Why China need not fear Christmas: Chinese values go back a long way
- Chinese traditional values and culture are unique and enduring, they have strong roots and are irreplaceable. Enriching the variety of cultures enriches lives
I am writing in response to the column, “Enjoying Christmas doesn’t make you any less Chinese” (December 30), on how some authorities in mainland China imposed restrictions on festive decorations and discount sales.
Christmas is a time for celebrating joy, love and peace. It enables everyone to share their happiness with others. It is a precious time for hanging out with family and friends. Therefore, it is hard to understand why some Chinese governments should forbid citizens to celebrate this festival, even threatening punishment for those caught selling Christmas trees, wreaths, stockings or Santa Claus figures (“Chinese officials ban Christmas, crack down on those ‘spreading religion’”, December 18).
Actually, Chinese traditional values are not threatened by celebrations of the spirit of Christmas. Chinese culture is highly appreciated by its citizens and even foreigners. Celebrations of Lunar New Year and Mid-Autumn Festival take place around the world and are enjoyed by non-Chinese too – not to mention Chinese cuisine, which can be found almost everywhere you go. Chinese culture is unique and enduring, it has strong roots and is irreplaceable. There are no conflicts between Chinese and Western cultures.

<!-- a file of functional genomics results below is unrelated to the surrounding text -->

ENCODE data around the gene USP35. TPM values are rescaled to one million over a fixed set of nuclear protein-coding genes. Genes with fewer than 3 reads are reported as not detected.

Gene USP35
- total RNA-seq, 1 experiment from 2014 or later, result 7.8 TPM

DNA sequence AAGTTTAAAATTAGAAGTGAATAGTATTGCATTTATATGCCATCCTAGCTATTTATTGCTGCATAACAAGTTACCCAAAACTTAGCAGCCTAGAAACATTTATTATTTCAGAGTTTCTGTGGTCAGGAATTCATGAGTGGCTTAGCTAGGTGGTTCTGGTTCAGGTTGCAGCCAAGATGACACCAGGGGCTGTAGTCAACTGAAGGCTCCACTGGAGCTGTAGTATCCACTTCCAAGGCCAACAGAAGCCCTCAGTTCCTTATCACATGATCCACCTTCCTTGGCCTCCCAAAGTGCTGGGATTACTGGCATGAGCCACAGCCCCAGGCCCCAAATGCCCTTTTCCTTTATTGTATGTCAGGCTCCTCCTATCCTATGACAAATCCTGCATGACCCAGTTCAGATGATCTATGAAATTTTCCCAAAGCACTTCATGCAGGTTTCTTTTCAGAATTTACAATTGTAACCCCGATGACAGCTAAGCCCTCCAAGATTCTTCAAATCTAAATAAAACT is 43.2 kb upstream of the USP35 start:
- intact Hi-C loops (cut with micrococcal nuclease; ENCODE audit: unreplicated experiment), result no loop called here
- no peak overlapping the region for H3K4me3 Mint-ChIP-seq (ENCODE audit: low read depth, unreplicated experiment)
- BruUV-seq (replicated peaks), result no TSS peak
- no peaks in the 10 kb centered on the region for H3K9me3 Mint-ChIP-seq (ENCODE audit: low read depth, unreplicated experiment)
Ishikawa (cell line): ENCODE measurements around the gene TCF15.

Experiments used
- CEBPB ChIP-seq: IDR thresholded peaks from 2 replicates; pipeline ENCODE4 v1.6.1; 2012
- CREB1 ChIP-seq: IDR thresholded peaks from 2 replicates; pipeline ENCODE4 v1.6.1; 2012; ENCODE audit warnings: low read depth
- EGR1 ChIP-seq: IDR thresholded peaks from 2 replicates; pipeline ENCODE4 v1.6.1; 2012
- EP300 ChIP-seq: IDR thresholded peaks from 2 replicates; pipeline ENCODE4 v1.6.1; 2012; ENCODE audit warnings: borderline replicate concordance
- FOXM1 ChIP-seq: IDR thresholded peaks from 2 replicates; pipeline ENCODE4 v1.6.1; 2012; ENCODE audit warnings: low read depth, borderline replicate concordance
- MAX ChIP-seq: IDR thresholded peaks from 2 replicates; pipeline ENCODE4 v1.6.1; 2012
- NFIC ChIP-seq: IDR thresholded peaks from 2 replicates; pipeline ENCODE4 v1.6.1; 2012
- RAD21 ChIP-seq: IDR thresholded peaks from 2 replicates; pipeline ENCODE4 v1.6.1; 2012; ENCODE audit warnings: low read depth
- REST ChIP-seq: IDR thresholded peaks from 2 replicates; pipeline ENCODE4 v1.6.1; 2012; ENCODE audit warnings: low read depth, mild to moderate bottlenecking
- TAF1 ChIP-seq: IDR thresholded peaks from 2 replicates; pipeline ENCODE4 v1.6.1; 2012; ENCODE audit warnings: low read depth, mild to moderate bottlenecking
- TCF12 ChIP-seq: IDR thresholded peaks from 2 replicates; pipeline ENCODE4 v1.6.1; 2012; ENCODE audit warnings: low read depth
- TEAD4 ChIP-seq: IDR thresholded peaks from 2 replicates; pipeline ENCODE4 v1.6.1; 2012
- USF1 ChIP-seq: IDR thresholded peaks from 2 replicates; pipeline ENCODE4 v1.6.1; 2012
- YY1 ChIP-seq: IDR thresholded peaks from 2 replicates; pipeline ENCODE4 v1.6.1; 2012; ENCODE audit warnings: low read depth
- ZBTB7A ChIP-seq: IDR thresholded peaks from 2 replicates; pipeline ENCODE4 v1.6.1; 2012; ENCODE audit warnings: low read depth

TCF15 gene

With globalisation, it is natural to see increasing integration and interdependence of the economic and political aspects of countries, and of their cultures. Not only does China share its cultural assets with the world, it also accepts other cultures and promotes them. Enriching our variety of cultures is a growing trend and this enriches our lives in the long run.
The Chinese government should see Christmas as a joyful festival that citizens can celebrate, rather than as a foreign invasion. Lift restrictions on Christmas, to protect basic human rights. It is hoped that everyone in China can celebrate Christmas together with no barriers.
Karen Ng, Tsing Yi